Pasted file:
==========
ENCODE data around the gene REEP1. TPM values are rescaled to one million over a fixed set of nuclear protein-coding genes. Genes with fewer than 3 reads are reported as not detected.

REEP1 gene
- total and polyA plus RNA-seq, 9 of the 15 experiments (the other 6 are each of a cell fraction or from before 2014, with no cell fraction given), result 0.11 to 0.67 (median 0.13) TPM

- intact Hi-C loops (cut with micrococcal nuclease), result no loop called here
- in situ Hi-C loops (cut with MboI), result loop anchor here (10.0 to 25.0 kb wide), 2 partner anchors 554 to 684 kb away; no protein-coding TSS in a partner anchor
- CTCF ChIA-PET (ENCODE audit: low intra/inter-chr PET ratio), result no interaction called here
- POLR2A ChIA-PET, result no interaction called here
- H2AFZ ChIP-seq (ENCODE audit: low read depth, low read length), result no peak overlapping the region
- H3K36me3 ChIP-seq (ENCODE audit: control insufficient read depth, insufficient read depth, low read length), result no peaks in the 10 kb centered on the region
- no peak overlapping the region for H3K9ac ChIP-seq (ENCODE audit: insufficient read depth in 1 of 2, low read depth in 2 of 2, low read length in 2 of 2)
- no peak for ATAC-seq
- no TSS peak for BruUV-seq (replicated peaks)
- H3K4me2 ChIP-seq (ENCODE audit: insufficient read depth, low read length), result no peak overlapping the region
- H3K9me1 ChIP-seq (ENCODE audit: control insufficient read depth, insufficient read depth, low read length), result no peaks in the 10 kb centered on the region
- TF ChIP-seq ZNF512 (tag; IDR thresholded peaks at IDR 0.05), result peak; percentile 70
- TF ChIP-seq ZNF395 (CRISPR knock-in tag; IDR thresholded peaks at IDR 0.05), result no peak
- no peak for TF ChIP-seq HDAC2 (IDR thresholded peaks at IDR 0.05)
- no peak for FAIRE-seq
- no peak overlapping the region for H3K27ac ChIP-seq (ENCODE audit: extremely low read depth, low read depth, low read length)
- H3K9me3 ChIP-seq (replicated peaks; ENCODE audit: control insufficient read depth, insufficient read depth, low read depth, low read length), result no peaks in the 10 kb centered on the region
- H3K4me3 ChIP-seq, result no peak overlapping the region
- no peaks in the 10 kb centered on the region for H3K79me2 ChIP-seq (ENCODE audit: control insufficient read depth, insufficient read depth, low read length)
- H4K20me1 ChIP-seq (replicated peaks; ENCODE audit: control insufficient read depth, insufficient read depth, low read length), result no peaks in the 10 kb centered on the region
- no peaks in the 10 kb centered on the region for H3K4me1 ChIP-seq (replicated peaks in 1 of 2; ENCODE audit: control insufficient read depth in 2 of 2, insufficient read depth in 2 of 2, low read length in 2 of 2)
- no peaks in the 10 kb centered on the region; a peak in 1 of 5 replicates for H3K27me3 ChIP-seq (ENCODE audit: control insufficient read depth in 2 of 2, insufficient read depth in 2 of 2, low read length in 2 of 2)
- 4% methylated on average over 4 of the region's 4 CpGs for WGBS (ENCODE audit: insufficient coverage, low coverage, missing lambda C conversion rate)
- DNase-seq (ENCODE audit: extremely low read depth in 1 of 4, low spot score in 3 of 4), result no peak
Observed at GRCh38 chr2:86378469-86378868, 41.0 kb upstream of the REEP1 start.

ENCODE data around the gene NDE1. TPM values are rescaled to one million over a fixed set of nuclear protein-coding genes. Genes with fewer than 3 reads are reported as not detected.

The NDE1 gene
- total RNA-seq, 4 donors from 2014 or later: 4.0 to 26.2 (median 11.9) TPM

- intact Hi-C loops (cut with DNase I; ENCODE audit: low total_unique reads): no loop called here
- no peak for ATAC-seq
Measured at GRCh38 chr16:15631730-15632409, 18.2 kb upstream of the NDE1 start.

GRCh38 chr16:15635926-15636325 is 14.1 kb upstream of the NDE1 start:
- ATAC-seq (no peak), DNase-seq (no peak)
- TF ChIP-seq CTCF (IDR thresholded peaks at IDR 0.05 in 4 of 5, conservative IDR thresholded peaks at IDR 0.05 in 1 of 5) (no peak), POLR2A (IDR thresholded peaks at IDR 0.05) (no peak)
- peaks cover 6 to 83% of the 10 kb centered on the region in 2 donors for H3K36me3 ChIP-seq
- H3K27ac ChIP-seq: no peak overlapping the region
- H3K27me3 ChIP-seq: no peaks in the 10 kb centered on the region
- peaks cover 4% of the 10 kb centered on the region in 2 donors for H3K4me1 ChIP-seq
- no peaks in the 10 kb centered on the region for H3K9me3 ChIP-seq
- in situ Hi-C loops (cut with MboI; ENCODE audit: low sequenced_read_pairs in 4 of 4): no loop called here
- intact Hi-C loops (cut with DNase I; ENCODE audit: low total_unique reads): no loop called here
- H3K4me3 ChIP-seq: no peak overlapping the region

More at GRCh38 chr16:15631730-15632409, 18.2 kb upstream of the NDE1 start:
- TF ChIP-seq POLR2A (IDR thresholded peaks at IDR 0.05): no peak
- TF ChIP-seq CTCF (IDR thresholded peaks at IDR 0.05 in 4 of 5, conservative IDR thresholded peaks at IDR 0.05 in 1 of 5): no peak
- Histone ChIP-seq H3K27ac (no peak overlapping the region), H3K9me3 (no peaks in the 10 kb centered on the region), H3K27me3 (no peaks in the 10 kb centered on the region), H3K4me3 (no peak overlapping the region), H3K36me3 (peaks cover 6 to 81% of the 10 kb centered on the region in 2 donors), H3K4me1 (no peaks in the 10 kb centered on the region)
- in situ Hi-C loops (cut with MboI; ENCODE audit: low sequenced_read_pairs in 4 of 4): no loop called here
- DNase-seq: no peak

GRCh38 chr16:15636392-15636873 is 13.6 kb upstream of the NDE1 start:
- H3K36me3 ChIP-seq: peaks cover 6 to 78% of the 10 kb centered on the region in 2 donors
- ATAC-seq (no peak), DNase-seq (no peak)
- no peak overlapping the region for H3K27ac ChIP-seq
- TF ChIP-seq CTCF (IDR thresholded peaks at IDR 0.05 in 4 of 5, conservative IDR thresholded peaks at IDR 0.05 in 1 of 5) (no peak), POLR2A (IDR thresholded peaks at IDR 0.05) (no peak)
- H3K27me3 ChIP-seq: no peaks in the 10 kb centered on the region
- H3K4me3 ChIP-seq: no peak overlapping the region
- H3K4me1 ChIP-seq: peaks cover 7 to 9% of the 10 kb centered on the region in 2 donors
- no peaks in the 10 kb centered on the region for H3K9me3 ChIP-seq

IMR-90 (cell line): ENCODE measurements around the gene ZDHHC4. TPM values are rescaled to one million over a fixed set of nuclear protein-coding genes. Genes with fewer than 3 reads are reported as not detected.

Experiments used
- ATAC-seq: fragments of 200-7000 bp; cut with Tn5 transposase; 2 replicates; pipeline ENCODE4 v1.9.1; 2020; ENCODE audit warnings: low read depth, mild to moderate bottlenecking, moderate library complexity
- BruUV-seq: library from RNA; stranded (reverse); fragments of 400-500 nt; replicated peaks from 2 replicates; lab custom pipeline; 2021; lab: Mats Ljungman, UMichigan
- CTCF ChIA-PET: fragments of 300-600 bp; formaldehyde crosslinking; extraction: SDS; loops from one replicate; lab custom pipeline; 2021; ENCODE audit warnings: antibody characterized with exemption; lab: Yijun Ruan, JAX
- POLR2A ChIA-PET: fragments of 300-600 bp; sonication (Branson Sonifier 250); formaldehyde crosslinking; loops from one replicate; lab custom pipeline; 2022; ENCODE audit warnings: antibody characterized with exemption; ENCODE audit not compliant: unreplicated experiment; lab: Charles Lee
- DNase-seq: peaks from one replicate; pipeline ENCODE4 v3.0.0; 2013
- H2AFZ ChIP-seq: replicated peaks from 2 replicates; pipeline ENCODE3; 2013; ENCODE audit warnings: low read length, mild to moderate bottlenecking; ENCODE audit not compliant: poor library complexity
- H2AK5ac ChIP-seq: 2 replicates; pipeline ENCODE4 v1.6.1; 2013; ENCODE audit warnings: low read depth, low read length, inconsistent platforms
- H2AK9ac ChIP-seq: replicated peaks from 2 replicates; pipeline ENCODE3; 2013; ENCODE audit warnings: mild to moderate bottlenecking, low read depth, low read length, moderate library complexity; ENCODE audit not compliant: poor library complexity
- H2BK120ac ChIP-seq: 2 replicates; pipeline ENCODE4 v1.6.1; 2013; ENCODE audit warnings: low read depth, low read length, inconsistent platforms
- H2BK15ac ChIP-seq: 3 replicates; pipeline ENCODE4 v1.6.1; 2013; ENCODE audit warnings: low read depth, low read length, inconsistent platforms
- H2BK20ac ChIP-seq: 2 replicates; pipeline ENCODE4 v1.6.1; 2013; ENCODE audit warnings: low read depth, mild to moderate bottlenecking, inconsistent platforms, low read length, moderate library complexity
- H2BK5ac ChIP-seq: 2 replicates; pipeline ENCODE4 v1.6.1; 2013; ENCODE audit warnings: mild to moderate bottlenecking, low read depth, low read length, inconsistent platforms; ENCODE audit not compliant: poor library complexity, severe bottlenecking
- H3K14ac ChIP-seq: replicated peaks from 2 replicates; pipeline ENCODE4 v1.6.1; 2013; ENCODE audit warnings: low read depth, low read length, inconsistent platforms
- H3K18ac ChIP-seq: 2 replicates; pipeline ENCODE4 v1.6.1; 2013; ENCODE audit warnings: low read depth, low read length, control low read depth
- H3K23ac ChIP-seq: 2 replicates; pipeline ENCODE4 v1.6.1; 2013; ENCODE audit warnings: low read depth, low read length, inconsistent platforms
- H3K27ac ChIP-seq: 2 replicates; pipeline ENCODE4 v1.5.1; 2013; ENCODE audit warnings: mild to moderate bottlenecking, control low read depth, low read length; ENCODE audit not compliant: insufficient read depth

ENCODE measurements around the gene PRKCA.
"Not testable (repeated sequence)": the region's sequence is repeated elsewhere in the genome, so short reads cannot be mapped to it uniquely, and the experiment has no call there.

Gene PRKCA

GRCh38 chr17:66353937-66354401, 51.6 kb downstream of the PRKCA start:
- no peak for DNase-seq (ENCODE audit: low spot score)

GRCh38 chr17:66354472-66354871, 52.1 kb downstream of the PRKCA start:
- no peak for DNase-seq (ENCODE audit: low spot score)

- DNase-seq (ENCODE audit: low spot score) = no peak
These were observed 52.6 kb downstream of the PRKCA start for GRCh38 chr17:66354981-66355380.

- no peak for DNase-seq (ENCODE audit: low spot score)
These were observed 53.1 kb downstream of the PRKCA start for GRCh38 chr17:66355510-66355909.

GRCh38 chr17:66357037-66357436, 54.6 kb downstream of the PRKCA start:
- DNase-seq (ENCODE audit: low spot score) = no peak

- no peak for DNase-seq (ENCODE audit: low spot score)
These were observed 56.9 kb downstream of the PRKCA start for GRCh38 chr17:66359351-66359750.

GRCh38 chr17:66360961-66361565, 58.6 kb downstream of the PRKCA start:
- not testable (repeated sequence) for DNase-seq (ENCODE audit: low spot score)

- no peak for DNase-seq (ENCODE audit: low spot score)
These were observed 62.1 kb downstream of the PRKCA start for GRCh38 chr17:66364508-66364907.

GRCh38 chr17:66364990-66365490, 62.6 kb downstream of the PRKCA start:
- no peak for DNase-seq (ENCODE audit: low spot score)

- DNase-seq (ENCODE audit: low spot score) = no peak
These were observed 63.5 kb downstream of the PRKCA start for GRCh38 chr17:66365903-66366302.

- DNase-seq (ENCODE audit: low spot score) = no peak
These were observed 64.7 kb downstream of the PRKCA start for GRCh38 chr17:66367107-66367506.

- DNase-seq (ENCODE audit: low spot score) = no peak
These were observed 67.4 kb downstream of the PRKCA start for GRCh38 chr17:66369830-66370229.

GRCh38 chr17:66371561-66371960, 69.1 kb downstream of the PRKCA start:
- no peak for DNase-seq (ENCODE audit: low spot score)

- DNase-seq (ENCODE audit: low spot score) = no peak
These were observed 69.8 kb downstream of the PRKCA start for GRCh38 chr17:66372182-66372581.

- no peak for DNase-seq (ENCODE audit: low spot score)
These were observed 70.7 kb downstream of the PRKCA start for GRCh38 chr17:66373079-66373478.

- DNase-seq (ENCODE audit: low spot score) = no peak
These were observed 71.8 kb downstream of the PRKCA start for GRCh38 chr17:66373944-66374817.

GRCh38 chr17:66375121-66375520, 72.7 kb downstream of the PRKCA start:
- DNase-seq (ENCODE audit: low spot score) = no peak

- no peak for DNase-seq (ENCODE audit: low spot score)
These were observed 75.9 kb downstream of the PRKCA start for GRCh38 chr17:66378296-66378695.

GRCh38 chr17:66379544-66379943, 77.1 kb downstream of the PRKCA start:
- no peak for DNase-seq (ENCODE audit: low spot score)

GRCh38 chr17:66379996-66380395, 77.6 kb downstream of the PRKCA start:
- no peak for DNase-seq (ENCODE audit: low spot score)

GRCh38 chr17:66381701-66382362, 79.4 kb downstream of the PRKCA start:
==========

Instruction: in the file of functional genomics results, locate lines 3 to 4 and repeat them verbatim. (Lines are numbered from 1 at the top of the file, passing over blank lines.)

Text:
- total and polyA plus RNA-seq, 9 of the 15 experiments (the other 6 are each of a cell fraction or from before 2014, with no cell fraction given), result 0.11 to 0.67 (median 0.13) TPM

- intact Hi-C loops (cut with micrococcal nuclease), result no loop called here